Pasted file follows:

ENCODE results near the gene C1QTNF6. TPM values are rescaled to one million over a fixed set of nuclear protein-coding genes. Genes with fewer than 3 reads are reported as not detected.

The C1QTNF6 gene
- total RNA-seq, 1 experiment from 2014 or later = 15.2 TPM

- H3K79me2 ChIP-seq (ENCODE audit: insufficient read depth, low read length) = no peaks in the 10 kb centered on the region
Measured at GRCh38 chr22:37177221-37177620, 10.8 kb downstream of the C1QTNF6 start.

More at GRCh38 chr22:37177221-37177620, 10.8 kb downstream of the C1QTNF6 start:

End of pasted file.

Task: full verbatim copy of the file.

ENCODE results near the gene C1QTNF6. TPM values are rescaled to one million over a fixed set of nuclear protein-coding genes. Genes with fewer than 3 reads are reported as not detected.

The C1QTNF6 gene
- total RNA-seq, 1 experiment from 2014 or later = 15.2 TPM

- H3K79me2 ChIP-seq (ENCODE audit: insufficient read depth, low read length) = no peaks in the 10 kb centered on the region
Measured at GRCh38 chr22:37177221-37177620, 10.8 kb downstream of the C1QTNF6 start.

More at GRCh38 chr22:37177221-37177620, 10.8 kb downstream of the C1QTNF6 start: